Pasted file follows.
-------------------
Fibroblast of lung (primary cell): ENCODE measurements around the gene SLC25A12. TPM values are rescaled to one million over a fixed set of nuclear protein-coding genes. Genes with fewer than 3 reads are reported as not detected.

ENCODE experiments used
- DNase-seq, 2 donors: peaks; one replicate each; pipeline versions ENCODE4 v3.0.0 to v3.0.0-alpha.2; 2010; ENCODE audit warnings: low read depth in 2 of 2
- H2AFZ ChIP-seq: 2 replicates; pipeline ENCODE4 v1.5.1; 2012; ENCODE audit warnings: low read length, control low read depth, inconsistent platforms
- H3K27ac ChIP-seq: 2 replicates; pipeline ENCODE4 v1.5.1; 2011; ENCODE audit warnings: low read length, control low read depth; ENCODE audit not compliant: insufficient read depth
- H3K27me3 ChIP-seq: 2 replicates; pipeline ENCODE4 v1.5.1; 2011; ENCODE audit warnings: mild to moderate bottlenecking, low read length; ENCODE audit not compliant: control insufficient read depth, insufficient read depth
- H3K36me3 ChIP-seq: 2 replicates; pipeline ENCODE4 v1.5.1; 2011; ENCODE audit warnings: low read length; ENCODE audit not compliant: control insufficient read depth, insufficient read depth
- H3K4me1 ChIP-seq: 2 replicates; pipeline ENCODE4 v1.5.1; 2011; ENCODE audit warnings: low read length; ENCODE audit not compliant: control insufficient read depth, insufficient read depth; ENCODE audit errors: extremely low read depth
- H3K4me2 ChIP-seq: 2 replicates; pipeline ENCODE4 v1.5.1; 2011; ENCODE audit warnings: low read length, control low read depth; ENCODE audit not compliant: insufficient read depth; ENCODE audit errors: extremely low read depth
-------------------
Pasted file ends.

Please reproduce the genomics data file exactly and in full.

Fibroblast of lung (primary cell): ENCODE measurements around the gene SLC25A12. TPM values are rescaled to one million over a fixed set of nuclear protein-coding genes. Genes with fewer than 3 reads are reported as not detected.

ENCODE experiments used
- DNase-seq, 2 donors: peaks; one replicate each; pipeline versions ENCODE4 v3.0.0 to v3.0.0-alpha.2; 2010; ENCODE audit warnings: low read depth in 2 of 2
- H2AFZ ChIP-seq: 2 replicates; pipeline ENCODE4 v1.5.1; 2012; ENCODE audit warnings: low read length, control low read depth, inconsistent platforms
- H3K27ac ChIP-seq: 2 replicates; pipeline ENCODE4 v1.5.1; 2011; ENCODE audit warnings: low read length, control low read depth; ENCODE audit not compliant: insufficient read depth
- H3K27me3 ChIP-seq: 2 replicates; pipeline ENCODE4 v1.5.1; 2011; ENCODE audit warnings: mild to moderate bottlenecking, low read length; ENCODE audit not compliant: control insufficient read depth, insufficient read depth
- H3K36me3 ChIP-seq: 2 replicates; pipeline ENCODE4 v1.5.1; 2011; ENCODE audit warnings: low read length; ENCODE audit not compliant: control insufficient read depth, insufficient read depth
- H3K4me1 ChIP-seq: 2 replicates; pipeline ENCODE4 v1.5.1; 2011; ENCODE audit warnings: low read length; ENCODE audit not compliant: control insufficient read depth, insufficient read depth; ENCODE audit errors: extremely low read depth
- H3K4me2 ChIP-seq: 2 replicates; pipeline ENCODE4 v1.5.1; 2011; ENCODE audit warnings: low read length, control low read depth; ENCODE audit not compliant: insufficient read depth; ENCODE audit errors: extremely low read depth